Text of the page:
2016 Young Statisticians Writing Competition

2016 Young Statisticians Writing Competition
15 Feb 2016

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Can you tell a statistical story in an entertaining and thought-provoking way? If you think you’ve got what it takes, and are within the first 10 years of your statistical career, we want to hear from you. Each year, Significance and the Young Statisticians Section of the Royal Statistical Society host a competition to promote and encourage top-class writing about statistics. This year’s competition is now under way.
Last year’s winner, James Skeffington asked whether investor Warren Buffett was a genius or just incredibly lucky, which served as a pretext for discussing the Bernoulli process, the cumulative binomial probability formula and expected values. Of our two runners-up, Sammantha Tyner described a machine-led approach to image analysis as an alternative to FiveThirtyEight’s manual coding of the paintings of Bob Ross, while Annie Herbert applied Bayesian methods to six series’ worth of Great British Bake Off data in an attempt to predict the TV show’s winners and losers.

Topic
Any topic of choice

Organizer
Royal Statistical Society & American Statistical Association

Prizes
The winning article will be published in the October 2016 edition of Significance and on significancemagazine.com. Runners-up will also be published online. Three finalists will be invited to present their work at a special session of the Royal Statistical Society International Conference (5–8 September 2016, Manchester, UK) and that is where the overall winner will be announced.

Deadline
28 May 2016

Guidelines

» Articles must be interesting, engaging and easy to read.
» Technical terms and mathematics must be kept to a minimum, and explained clearly where used.
» Readers should finish your article knowing more about statistics, or the application of statistics, than they did before.
» The article could be on work that you have done, or it could explain the work of others.
» Entrants must be students, or within the first 10 years of their statistics careers.
» Articles should be between 1,500 and 2,500 words long, and can include tables, figures, images and photographs.
» Writing style must be clear and easy to read.
» Avoid the formal layout of an academic report – the article should read like a magazine feature.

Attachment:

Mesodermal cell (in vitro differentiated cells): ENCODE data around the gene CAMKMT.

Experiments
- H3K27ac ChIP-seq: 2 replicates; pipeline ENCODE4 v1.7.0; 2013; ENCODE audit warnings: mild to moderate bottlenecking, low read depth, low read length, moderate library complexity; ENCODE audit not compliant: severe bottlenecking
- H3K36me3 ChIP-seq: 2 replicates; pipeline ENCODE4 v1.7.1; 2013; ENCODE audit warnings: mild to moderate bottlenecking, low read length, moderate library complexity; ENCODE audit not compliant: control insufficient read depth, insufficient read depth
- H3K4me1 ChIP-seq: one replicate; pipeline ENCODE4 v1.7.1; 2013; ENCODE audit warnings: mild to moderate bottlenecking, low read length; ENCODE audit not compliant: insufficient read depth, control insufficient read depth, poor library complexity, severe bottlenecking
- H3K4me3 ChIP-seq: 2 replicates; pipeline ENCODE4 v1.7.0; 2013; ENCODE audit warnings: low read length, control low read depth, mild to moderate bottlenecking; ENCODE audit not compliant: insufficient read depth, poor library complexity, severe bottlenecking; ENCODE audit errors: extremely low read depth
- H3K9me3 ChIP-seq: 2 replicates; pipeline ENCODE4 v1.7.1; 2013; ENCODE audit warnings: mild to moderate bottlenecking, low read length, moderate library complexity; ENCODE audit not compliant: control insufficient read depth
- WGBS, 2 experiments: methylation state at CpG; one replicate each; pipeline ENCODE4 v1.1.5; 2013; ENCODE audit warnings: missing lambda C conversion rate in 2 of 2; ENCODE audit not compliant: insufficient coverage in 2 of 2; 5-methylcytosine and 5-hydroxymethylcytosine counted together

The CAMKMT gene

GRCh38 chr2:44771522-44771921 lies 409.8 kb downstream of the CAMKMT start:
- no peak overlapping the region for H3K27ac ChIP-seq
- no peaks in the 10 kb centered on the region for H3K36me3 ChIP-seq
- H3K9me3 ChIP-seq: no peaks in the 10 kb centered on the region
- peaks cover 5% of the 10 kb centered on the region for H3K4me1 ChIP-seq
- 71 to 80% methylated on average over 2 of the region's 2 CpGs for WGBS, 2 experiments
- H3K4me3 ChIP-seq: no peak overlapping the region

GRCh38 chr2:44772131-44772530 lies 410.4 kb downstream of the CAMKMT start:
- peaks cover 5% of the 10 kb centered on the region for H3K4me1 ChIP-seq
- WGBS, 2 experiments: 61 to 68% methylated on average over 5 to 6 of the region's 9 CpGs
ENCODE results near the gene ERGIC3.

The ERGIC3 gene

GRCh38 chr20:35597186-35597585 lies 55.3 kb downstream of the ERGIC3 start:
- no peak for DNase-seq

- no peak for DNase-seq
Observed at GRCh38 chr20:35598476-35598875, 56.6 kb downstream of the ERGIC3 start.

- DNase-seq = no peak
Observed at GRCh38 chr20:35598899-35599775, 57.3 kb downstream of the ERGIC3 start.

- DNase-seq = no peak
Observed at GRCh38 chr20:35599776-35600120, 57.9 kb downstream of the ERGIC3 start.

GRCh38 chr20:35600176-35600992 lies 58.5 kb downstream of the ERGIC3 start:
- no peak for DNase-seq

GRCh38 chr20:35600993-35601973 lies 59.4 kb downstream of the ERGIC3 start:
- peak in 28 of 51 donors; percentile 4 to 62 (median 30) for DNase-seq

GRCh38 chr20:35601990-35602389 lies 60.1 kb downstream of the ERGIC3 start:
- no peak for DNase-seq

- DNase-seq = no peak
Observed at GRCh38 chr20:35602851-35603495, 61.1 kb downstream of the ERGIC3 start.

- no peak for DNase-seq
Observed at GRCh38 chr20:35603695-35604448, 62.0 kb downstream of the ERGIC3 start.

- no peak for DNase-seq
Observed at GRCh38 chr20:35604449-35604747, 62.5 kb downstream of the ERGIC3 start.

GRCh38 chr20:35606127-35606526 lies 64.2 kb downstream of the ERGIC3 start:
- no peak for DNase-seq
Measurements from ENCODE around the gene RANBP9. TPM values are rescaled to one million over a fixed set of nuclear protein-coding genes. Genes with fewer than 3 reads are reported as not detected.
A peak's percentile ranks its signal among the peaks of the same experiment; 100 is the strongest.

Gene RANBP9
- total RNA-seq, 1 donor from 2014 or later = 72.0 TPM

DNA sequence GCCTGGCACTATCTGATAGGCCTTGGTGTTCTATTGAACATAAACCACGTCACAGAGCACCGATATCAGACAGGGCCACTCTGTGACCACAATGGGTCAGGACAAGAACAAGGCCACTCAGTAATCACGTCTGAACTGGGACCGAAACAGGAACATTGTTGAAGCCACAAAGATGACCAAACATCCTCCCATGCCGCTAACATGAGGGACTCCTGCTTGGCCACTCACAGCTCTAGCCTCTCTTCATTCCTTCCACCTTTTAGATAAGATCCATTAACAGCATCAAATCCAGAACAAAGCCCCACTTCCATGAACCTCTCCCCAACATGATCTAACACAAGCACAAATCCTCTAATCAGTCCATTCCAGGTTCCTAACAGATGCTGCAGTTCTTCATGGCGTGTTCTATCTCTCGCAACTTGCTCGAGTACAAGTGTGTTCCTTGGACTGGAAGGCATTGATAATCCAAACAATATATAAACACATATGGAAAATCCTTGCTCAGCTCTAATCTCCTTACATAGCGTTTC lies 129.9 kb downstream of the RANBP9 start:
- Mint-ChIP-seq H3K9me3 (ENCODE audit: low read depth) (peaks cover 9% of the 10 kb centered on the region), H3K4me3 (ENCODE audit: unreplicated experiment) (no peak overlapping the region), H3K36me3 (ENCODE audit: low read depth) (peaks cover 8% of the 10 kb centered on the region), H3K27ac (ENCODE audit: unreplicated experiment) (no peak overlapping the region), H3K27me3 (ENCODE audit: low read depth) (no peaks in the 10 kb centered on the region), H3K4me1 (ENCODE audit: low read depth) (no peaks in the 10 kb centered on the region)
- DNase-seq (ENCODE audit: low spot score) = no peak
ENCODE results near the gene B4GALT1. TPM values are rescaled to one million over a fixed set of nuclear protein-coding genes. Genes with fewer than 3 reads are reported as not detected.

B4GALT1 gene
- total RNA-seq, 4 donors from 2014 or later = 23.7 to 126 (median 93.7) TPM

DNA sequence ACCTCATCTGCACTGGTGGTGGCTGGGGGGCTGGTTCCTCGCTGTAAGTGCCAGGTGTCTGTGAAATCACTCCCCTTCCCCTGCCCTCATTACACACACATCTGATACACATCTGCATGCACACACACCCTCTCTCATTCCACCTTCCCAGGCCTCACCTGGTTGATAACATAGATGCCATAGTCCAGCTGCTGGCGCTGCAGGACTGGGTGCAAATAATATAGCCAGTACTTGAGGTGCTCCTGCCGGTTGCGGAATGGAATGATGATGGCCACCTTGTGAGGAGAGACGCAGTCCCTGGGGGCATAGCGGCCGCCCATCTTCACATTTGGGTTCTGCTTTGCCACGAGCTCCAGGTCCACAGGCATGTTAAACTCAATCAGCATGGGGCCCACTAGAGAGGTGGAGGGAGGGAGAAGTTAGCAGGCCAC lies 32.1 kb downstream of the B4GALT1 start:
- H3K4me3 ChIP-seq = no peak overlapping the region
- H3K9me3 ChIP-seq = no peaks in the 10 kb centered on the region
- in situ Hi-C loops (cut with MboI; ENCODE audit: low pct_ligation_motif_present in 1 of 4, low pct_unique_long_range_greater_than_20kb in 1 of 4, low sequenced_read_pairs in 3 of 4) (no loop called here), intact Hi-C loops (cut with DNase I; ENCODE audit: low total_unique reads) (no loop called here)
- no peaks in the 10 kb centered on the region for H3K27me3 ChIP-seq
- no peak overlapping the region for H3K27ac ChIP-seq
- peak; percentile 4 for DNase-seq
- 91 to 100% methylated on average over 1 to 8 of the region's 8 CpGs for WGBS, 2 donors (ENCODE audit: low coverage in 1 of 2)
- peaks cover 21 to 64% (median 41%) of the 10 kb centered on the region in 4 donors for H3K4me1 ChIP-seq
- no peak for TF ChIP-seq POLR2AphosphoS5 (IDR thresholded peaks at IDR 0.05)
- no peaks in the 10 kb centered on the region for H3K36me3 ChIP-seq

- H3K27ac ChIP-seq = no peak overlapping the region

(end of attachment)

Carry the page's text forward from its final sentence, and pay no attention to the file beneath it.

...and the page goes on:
» Technical terms and mathematics must be used sparingly, and suitably explained.
» End references are optional, but should be limited to four.
» Only submissions in English will be considered.
» Manuscripts must be original and not under consideration for publication elsewhere, though we welcome magazine articles based on work in theses or in papers that have been submitted to or accepted by academic journals, provided the two are sufficiently different.
» All articles will be assessed by a review committee.
» The judges will be made up of representatives from both the Young Statisticians Section and Significance.
» Three finalists will win a one-day registration to the Royal Statistical Society International Conference 2016 in Manchester, UK – but please note that travel and accommodation costs will not be covered.
» The winning article will be published in Significance magazine, and online at significancemagazine.com.
» Runner-up articles will be published on the Significance website, or in Significance magazine, at the editor’s discretion.
» Please email your submissions in a text/Word file or as a PDF, to [email protected]

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Comradejuliusofafrica-The Writers Bureau.

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The Author of four (4) Books including the Best seller Millionaire Essayist. Julius is a part time freelance writer and a regular contributor to County Media Group (CMG), The Publisher of The County Times Kenya since 2011 and Media Blackberry, The publisher of The African Bulletin, The first African Newspaper to be published in the Netherlands since 2002. He is a three times recipient of TBS/ARSO Essay Prize and a connoisseur of words who likes writing well and helping others do so. He helps writers establish themselves in a competitive web world and find their will without going hungry. He currently lives in Dar es salaam, a busy city in Tanzania, eating enough food to be too heavy to kidnap.
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